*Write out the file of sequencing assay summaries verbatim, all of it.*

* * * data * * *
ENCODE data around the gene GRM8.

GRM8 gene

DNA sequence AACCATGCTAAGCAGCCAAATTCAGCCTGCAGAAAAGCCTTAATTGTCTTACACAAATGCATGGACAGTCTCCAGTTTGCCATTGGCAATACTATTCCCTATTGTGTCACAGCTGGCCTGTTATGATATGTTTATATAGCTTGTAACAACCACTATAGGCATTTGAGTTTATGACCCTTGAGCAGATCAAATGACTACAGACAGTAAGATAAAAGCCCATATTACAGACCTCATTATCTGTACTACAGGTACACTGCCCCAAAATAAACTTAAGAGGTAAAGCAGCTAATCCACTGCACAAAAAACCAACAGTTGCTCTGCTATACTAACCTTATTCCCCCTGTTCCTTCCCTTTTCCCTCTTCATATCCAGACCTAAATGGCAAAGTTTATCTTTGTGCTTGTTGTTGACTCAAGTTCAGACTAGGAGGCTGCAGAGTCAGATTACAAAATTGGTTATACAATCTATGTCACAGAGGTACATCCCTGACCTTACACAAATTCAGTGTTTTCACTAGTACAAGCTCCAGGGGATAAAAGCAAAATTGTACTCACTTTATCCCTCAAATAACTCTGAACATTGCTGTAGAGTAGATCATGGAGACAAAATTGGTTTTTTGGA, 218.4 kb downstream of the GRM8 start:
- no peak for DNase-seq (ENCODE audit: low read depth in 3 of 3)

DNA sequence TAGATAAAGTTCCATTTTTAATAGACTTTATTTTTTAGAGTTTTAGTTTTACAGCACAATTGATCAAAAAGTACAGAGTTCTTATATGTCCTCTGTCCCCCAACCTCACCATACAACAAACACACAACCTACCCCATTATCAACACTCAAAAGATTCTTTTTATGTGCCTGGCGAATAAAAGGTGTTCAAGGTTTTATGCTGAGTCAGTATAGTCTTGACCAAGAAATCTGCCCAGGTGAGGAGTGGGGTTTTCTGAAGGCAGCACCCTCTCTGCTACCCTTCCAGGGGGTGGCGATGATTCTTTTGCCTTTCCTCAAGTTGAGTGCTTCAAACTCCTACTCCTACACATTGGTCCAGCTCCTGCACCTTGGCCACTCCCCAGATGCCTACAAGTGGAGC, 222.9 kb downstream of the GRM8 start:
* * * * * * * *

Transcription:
ENCODE data around the gene GRM8.

GRM8 gene

DNA sequence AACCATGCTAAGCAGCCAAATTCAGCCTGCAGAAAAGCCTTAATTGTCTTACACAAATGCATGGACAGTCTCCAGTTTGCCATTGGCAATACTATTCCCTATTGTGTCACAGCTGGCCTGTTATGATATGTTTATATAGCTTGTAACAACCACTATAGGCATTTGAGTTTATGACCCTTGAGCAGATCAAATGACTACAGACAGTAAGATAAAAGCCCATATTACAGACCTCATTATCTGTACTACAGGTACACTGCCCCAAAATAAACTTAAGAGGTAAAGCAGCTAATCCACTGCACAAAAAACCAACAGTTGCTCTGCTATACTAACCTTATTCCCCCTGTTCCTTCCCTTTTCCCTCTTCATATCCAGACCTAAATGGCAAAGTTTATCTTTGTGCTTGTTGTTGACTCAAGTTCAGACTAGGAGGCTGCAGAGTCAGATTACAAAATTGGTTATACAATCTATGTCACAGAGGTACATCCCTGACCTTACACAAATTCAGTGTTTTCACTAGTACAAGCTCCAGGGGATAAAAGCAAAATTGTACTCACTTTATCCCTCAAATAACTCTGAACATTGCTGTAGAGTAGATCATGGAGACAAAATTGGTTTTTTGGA, 218.4 kb downstream of the GRM8 start:
- no peak for DNase-seq (ENCODE audit: low read depth in 3 of 3)

DNA sequence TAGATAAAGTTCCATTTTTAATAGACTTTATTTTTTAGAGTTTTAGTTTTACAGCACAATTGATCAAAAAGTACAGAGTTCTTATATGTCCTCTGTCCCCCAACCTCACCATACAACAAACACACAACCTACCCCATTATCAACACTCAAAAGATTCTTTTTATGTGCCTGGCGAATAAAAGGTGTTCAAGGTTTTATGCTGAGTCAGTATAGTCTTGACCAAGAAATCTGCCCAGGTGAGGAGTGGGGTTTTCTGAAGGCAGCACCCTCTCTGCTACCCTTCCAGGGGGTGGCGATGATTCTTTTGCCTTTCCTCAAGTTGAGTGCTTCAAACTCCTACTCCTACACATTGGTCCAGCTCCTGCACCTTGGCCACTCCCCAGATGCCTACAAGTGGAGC, 222.9 kb downstream of the GRM8 start: